Troy Davis, sentenced to death.. read below (2nd part of article) and show your solidarity
Malta Today, Wednesday, September 01, 2010
Don’t expect any proper reform on party financing by parties who are so cosy with the unaccountable system of political money laundering.
All sorts of stories regarding misuse and mismanagement of public funds are being published in the press.
For example, it is becoming ever more evident that the tendering process for the provision of energy at the Delimara power station benefitted the eventual winners of the contract.
Various local councils have been involved in inappropriate tendering procedures, and we have heard stories of financial commissions and similar financial pranks.
People nag, but ultimately the status quo is retained. What should one expect, given Malta’s total lack of proper regulation regarding the financing of political parties?
In late 2009, the Council of Europe's Group of States against Corruption (Greco) published a report on the financing of political parties in Malta.
Greco recommends that political parties should declare donations above certain amounts and also state the identity of donors. Besides, donations from unknown sources should be banned and political parties should keep proper accounting and auditing systems.
The report also expresses concern that only the PN and the PL are represented in Malta's Select Committee dealing with such a matter – things are now actually worse, as the Select Committee is as dead as a dodo, following Labour’s infantile withdrawal and the near-invisibility of Speaker of the House Michael Frendo.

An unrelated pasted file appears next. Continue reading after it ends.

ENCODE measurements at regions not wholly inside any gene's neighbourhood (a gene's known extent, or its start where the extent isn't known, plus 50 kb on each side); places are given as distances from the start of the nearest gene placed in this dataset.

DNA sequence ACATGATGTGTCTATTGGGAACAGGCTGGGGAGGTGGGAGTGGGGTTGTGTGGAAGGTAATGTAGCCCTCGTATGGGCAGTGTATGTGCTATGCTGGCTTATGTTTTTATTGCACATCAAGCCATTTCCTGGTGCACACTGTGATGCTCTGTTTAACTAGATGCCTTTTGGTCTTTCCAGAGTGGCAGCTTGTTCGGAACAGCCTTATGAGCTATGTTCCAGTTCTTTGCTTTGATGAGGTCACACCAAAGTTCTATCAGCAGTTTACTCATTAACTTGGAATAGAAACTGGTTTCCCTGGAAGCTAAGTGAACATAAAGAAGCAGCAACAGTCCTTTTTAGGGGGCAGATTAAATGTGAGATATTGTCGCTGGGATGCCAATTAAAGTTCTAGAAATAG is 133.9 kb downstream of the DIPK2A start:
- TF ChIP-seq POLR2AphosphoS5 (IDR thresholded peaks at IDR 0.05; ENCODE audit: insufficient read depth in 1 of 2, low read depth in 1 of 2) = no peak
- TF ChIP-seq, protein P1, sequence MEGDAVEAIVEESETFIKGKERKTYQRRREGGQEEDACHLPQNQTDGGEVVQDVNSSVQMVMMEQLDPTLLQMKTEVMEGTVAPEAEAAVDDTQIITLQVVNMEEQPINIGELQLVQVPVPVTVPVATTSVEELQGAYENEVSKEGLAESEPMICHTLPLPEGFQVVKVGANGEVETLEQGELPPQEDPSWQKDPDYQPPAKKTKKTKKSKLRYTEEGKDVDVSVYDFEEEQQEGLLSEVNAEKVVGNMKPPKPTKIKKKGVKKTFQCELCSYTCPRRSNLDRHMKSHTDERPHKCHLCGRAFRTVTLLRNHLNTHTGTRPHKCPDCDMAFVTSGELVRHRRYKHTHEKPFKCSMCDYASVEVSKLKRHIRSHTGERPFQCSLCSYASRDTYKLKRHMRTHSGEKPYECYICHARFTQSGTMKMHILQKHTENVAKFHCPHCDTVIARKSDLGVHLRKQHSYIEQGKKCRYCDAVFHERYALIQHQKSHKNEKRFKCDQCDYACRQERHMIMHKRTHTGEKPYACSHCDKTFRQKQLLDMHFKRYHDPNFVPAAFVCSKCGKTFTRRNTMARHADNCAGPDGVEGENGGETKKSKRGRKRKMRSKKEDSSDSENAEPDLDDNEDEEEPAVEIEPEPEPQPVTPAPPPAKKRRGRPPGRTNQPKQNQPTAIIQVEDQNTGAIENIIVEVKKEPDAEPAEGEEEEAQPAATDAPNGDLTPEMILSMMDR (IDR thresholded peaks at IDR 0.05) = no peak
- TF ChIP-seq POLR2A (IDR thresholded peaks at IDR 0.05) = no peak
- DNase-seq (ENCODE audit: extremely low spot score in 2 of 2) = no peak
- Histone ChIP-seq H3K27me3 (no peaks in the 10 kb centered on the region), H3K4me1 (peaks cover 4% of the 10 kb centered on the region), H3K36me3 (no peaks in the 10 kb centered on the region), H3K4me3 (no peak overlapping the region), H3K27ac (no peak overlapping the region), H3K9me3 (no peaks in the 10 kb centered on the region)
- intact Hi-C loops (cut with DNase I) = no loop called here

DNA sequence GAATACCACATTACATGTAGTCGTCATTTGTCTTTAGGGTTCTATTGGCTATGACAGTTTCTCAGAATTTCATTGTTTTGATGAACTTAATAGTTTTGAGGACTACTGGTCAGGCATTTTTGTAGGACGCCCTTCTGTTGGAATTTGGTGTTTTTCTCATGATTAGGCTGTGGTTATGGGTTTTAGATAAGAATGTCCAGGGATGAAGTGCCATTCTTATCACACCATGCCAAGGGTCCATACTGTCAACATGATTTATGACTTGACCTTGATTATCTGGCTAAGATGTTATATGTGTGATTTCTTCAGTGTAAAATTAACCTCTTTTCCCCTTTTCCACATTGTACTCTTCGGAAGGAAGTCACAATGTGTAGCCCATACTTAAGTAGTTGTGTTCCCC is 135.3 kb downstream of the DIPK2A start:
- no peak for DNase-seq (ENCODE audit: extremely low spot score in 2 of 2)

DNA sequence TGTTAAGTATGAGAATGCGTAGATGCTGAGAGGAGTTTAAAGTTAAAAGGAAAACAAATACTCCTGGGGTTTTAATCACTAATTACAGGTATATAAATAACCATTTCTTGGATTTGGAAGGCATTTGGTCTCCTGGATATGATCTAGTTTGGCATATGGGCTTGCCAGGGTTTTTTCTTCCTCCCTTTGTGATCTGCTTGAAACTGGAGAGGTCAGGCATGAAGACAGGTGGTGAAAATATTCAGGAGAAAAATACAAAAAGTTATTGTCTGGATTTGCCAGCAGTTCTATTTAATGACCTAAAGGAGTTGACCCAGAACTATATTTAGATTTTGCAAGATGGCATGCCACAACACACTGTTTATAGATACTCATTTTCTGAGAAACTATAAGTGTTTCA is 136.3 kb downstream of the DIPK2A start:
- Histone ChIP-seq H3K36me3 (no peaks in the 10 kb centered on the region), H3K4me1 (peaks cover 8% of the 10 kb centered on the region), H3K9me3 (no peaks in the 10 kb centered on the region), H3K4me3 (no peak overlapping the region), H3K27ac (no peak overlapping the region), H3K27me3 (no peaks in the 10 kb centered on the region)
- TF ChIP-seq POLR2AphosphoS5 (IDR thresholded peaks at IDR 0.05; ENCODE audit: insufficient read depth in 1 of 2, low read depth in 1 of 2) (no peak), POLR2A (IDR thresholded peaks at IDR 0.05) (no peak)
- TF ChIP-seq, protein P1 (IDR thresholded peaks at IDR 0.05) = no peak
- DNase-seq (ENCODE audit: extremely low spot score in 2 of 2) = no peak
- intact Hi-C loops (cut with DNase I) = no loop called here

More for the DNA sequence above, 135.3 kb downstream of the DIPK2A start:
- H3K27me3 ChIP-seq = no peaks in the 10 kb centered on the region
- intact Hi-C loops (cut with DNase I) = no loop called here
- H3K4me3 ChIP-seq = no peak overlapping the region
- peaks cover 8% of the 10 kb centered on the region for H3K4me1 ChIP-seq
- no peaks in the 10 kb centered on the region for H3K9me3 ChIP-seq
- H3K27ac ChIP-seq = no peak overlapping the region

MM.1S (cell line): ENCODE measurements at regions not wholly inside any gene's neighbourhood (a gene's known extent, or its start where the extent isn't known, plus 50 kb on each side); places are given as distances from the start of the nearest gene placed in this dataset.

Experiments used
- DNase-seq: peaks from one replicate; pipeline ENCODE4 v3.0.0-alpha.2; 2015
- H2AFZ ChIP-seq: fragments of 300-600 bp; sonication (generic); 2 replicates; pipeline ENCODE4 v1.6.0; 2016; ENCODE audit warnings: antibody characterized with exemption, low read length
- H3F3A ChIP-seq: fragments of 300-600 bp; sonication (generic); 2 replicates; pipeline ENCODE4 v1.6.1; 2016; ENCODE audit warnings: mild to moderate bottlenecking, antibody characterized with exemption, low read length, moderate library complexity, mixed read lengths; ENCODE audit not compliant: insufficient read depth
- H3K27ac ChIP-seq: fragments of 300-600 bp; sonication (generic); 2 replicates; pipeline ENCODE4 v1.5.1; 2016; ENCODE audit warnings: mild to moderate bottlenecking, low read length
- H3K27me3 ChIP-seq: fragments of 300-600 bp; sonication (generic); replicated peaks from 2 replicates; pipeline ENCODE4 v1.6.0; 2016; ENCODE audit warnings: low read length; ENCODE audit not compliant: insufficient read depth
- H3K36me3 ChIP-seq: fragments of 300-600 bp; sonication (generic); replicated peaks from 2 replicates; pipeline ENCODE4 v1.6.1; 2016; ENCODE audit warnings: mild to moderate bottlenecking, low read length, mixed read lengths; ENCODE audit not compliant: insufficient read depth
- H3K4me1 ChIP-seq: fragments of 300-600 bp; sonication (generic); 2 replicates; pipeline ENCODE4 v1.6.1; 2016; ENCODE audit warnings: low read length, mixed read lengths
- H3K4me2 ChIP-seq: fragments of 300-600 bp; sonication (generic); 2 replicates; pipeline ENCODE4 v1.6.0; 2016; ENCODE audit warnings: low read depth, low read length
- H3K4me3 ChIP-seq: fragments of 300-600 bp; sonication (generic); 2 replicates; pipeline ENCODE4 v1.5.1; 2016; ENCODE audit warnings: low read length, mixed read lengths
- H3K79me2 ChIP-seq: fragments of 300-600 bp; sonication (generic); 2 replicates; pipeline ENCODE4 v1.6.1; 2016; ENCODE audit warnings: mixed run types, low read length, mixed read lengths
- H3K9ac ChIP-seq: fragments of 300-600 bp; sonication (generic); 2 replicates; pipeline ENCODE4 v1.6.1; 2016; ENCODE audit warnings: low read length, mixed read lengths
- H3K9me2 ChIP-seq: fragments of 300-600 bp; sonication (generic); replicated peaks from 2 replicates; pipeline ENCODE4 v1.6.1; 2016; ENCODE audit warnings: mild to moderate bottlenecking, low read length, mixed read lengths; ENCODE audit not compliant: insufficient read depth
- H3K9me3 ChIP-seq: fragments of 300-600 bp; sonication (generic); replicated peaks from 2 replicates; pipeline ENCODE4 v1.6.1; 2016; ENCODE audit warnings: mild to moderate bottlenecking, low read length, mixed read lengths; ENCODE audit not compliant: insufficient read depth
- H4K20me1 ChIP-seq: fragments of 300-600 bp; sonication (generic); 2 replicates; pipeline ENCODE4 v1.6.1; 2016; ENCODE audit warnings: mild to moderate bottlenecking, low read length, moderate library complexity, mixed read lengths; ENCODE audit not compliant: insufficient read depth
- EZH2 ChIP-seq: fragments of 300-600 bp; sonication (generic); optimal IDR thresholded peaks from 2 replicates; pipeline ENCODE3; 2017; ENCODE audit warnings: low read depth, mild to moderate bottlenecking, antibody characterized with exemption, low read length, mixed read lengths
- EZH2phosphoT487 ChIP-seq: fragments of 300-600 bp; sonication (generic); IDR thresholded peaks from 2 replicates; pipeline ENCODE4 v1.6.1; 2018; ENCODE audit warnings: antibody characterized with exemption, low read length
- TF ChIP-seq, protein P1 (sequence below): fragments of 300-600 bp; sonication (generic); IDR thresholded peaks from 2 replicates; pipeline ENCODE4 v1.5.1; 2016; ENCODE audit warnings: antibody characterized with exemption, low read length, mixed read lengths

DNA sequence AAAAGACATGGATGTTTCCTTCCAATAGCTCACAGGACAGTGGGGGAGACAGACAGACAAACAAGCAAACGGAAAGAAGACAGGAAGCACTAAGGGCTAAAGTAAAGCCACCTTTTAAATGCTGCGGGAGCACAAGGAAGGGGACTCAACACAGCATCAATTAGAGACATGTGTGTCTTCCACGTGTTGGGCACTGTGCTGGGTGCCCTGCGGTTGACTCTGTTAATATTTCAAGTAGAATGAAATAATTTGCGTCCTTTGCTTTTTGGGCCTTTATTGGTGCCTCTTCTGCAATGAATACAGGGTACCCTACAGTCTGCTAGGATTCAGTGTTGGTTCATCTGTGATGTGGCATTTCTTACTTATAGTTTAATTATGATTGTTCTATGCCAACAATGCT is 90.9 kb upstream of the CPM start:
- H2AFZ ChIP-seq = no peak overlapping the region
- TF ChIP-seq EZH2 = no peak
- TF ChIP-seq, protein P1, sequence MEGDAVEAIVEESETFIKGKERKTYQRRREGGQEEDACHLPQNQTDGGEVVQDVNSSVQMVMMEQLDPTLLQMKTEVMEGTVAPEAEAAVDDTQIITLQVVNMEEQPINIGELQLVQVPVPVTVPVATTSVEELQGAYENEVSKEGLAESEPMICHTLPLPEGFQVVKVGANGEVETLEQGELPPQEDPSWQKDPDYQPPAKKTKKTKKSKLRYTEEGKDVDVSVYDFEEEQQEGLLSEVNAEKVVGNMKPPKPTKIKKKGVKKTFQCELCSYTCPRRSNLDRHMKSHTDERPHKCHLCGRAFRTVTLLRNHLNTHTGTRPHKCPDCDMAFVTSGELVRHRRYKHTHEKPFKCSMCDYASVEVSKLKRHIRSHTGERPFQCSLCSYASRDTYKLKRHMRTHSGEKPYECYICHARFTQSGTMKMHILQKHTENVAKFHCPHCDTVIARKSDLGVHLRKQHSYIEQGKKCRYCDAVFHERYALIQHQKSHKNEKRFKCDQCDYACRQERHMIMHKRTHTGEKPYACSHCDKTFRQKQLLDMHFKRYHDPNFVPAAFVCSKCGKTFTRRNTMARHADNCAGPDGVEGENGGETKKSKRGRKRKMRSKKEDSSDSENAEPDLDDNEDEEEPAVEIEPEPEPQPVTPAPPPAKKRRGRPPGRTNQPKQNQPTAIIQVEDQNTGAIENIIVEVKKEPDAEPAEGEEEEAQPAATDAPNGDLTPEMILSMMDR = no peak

Apart from Alternattiva Demokratika – The Green Party, hardly anyone in the public sphere spoke about the Greco report, MaltaToday being one notable exception. The Nationalist and Labour parties were obviously dead silent.
The next time we nag about the mismanagement and misuse of public funds, we should keep in mind the free-for-all system as regards donations to political parties in a system of political money laundering.
We should also keep in mind the absurd electoral expenses system in Malta were various PN and PL spend extravagant amounts of money – far above that required by law – to buy themselves election. Ever been invited to a reception?
AD has long submitted its proposals to Parliament’s select committee on party financing – one can check them out here.
Don’t expect any proper reform on party financing by parties who are so cosy with the unaccountable system of political money laundering. If we have another one-party government next time around we can expect more of the same, apart from perhaps some preferred tendering ‘clients’.
On the other hand, if elected in parliament AD will give top priority to this issue, in order that Malta may have a proper party-financing system as found in other modern democracies.
In sum: If you want change, vote for it.
Troy Davis must live!
On a total different note, I strongly urge readers of Malta Today to show their solidarity with Troy Davis (pictured), who is subject to the death penalty in the USA. Amnesty International, Pope Benedict XVI, Nobel prize laureate Archbishop Desmond Tutu and former US president Jimmy Carter have all appealed for clemency towards Davis.
According to Amnesty, his case is full of doubts, errors and prejudice, and there is no hard evidence that he killed policeman Mark MacPhail 19 years ago. A majority of witnesses admitted they lied when Davis was arraigned, and four have identified the person who could have killed MacPhail.
As long as there is hope, we can appeal for justice with Troy Davis and for all those who are subject to premeditated murder by the state in various countries of the world.
I appeal to all those who wish to show solidarity with Troy Davis by clicking on links below and take necessary action, which will not take more than a few minutes.